Third, this debate is unexpectedly relevant to that over the promotion of "accessibility" as a transportation policy goal, in place of the more traditional "mobility." Accessibility is often defined in this instance as getting people where they want to go (or the demand for destinations), where mobility refers more generically to the ease of movement (or the price of travel). If accessibility is more place-specific than mobility, the two debates may have more in common than we generally acknowledge.
Outside of several useful case studies, I can't find a contemporary review piece. There is the new book, The Geography of American Poverty: Is There a Need for Place-Based Policies?, by Partridge and Rickman, which addresses this issue at some length. The publisher, Upjohn, summarizes their story in this blurb,
Place-based policies have been tried but, as the authors admit, they have been generally unsuccessful. In fact, it is not clear whether local job growth helps the poor since many new jobs often go to commuters and new residents already above the poverty threshold. Therefore, economists and policymakers generally prefer people-based policies that augment the skills of disadvantaged individuals. Still, Partridge and Rickman contend that place-based policies are needed to supplement people-based policies primarily because disadvantaged workers are often less likely to move to locations with vibrant economies; jobs need to be created close enough to poor households that residents can take advantage of those jobs, whether they have received training or not. The authors show that the most economically disadvantaged areas experience the greatest reductions in poverty with the creation of new jobs.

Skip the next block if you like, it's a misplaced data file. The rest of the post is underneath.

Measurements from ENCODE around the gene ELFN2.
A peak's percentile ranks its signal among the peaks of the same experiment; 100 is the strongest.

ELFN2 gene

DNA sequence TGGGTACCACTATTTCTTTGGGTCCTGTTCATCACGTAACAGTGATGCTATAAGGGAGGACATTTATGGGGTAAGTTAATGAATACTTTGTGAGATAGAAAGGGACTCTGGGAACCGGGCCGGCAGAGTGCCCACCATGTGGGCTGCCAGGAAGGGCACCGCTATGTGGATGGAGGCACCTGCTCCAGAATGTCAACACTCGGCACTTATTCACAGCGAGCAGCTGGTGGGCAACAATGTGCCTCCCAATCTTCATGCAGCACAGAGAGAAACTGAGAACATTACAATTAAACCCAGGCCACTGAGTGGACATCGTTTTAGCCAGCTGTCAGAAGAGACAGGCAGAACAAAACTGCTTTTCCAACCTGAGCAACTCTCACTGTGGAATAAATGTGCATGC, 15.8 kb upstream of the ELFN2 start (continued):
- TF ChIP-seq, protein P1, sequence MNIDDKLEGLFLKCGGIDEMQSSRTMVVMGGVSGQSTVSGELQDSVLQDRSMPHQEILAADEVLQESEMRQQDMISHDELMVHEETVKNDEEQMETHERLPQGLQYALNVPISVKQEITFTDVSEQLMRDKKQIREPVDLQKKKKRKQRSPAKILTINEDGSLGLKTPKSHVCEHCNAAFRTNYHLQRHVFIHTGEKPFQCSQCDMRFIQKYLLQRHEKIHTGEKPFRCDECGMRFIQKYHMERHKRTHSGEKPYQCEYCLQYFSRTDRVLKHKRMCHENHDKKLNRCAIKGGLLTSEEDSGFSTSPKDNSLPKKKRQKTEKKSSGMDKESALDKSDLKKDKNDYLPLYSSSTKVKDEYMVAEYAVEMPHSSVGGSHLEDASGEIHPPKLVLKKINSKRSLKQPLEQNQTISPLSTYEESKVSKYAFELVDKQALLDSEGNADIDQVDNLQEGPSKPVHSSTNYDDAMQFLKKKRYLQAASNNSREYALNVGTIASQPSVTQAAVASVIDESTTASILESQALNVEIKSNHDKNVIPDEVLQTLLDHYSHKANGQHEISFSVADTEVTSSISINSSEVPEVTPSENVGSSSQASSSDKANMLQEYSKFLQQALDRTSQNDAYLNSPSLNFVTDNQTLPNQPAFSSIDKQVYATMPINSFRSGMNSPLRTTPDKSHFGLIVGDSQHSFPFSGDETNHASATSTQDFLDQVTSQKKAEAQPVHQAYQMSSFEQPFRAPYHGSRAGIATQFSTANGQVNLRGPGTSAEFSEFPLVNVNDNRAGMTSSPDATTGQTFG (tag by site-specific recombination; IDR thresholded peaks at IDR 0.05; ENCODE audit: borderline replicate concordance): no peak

But this is mainly in the context of rural policy, and with respect to labor market and industrial relocation issues. A good start but not as complete as would be useful for contemporary community development planners and analysts.
The efficiency, equity, and political economy of modern place vs. person policy trends, and their implications for urban development, deserve an updated literature and policy review. A clearer statement of what we have learned from the record – especially from comparative work – would be of considerable potential value to modern community development policy.
I'm starting such a review. If you have suggestions or material to share over the next couple of months, I am all ears.